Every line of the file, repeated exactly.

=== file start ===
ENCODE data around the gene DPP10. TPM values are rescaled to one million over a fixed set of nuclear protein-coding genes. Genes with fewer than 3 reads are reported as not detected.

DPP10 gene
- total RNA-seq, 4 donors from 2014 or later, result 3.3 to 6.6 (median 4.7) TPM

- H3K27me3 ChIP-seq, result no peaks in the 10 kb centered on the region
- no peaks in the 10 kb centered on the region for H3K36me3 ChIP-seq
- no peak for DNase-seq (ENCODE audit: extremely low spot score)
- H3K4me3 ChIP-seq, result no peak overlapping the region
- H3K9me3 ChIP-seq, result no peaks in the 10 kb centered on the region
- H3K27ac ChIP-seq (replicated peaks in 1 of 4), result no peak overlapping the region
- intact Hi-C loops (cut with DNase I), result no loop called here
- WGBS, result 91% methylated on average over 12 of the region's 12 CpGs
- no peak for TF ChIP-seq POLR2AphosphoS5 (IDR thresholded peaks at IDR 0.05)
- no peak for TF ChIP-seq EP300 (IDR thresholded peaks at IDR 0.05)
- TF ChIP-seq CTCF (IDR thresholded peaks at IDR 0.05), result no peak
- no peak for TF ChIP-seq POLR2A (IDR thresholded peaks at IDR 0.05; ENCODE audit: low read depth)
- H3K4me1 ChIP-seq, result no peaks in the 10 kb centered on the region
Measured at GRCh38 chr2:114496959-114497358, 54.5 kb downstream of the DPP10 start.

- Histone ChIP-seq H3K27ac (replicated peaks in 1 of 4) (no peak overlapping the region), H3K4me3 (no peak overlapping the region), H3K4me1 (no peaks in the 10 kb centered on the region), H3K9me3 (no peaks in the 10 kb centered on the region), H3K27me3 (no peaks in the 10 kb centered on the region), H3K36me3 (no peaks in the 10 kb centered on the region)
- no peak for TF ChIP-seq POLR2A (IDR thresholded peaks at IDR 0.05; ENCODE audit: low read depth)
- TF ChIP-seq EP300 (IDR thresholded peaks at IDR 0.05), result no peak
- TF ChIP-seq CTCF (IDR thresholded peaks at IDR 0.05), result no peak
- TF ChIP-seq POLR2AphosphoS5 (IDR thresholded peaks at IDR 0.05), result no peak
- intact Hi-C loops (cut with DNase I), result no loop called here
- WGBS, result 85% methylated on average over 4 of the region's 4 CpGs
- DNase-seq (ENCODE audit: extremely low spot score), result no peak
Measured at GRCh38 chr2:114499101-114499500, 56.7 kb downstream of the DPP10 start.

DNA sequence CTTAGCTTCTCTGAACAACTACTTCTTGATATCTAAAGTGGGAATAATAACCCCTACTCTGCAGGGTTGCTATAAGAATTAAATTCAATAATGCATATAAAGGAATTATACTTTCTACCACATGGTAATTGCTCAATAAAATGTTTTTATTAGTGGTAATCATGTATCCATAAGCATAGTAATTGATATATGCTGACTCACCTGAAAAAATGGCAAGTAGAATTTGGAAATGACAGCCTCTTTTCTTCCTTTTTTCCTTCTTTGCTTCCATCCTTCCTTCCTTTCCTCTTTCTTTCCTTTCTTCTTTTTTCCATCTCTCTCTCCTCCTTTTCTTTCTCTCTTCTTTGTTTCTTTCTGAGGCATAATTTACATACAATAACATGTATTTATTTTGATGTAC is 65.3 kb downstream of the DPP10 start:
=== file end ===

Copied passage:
ENCODE data around the gene DPP10. TPM values are rescaled to one million over a fixed set of nuclear protein-coding genes. Genes with fewer than 3 reads are reported as not detected.

DPP10 gene
- total RNA-seq, 4 donors from 2014 or later, result 3.3 to 6.6 (median 4.7) TPM

- H3K27me3 ChIP-seq, result no peaks in the 10 kb centered on the region
- no peaks in the 10 kb centered on the region for H3K36me3 ChIP-seq
- no peak for DNase-seq (ENCODE audit: extremely low spot score)
- H3K4me3 ChIP-seq, result no peak overlapping the region
- H3K9me3 ChIP-seq, result no peaks in the 10 kb centered on the region
- H3K27ac ChIP-seq (replicated peaks in 1 of 4), result no peak overlapping the region
- intact Hi-C loops (cut with DNase I), result no loop called here
- WGBS, result 91% methylated on average over 12 of the region's 12 CpGs
- no peak for TF ChIP-seq POLR2AphosphoS5 (IDR thresholded peaks at IDR 0.05)
- no peak for TF ChIP-seq EP300 (IDR thresholded peaks at IDR 0.05)
- TF ChIP-seq CTCF (IDR thresholded peaks at IDR 0.05), result no peak
- no peak for TF ChIP-seq POLR2A (IDR thresholded peaks at IDR 0.05; ENCODE audit: low read depth)
- H3K4me1 ChIP-seq, result no peaks in the 10 kb centered on the region
Measured at GRCh38 chr2:114496959-114497358, 54.5 kb downstream of the DPP10 start.

- Histone ChIP-seq H3K27ac (replicated peaks in 1 of 4) (no peak overlapping the region), H3K4me3 (no peak overlapping the region), H3K4me1 (no peaks in the 10 kb centered on the region), H3K9me3 (no peaks in the 10 kb centered on the region), H3K27me3 (no peaks in the 10 kb centered on the region), H3K36me3 (no peaks in the 10 kb centered on the region)
- no peak for TF ChIP-seq POLR2A (IDR thresholded peaks at IDR 0.05; ENCODE audit: low read depth)
- TF ChIP-seq EP300 (IDR thresholded peaks at IDR 0.05), result no peak
- TF ChIP-seq CTCF (IDR thresholded peaks at IDR 0.05), result no peak
- TF ChIP-seq POLR2AphosphoS5 (IDR thresholded peaks at IDR 0.05), result no peak
- intact Hi-C loops (cut with DNase I), result no loop called here
- WGBS, result 85% methylated on average over 4 of the region's 4 CpGs
- DNase-seq (ENCODE audit: extremely low spot score), result no peak
Measured at GRCh38 chr2:114499101-114499500, 56.7 kb downstream of the DPP10 start.

DNA sequence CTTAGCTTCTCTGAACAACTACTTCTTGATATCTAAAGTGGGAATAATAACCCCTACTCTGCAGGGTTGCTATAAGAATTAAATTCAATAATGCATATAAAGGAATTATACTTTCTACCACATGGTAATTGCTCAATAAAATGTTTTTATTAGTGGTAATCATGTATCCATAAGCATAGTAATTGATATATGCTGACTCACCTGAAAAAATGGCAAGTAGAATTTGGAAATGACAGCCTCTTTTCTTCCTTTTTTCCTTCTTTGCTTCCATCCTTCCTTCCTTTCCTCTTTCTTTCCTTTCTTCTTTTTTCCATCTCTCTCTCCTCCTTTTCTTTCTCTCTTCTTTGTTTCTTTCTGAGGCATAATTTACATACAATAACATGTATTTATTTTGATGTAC is 65.3 kb downstream of the DPP10 start: